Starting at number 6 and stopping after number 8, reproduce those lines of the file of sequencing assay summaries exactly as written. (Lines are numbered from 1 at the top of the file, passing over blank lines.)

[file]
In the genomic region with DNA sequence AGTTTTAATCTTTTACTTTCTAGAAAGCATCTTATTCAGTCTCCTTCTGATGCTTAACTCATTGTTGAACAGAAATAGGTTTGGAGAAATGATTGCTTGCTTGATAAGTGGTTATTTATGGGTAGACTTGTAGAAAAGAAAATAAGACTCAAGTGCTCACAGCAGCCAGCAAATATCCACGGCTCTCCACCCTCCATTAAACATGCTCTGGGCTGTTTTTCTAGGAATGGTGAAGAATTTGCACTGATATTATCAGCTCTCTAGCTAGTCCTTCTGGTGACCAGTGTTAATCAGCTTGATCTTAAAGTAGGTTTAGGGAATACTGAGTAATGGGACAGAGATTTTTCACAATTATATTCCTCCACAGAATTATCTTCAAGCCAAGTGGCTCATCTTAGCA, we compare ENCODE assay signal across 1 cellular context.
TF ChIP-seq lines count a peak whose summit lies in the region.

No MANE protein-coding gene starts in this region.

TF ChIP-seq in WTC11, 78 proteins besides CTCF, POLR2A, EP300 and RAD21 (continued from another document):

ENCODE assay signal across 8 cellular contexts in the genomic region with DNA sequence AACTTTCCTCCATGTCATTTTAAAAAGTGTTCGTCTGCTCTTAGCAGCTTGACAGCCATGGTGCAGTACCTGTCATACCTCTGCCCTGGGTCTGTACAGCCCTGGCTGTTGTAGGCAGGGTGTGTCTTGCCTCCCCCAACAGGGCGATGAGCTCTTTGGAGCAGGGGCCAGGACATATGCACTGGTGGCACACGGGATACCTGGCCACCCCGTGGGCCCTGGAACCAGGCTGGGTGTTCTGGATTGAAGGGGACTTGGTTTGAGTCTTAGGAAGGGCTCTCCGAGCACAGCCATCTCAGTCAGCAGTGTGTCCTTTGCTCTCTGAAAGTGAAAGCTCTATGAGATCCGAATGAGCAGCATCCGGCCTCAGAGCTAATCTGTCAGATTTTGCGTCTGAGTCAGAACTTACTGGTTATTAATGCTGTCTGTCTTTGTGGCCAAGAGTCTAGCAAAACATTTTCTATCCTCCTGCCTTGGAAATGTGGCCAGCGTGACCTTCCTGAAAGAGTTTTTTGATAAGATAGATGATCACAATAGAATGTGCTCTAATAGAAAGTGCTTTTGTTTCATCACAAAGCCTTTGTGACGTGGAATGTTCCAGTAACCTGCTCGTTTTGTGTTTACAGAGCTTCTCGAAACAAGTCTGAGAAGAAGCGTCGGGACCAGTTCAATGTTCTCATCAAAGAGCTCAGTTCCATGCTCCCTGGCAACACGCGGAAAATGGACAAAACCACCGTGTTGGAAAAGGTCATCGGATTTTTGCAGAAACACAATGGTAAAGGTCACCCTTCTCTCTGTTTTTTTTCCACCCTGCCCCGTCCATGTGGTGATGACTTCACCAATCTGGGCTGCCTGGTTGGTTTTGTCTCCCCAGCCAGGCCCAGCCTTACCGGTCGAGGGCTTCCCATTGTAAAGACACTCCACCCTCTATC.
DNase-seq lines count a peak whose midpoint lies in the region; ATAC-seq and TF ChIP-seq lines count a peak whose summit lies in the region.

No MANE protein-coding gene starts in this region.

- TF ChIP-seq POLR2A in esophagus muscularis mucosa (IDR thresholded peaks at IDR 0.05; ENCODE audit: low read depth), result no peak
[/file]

DNase-seq lines count a peak whose midpoint lies in the region; ATAC-seq and TF ChIP-seq lines count a peak whose summit lies in the region.

No MANE protein-coding gene starts in this region.

- TF ChIP-seq POLR2A in esophagus muscularis mucosa (IDR thresholded peaks at IDR 0.05; ENCODE audit: low read depth), result no peak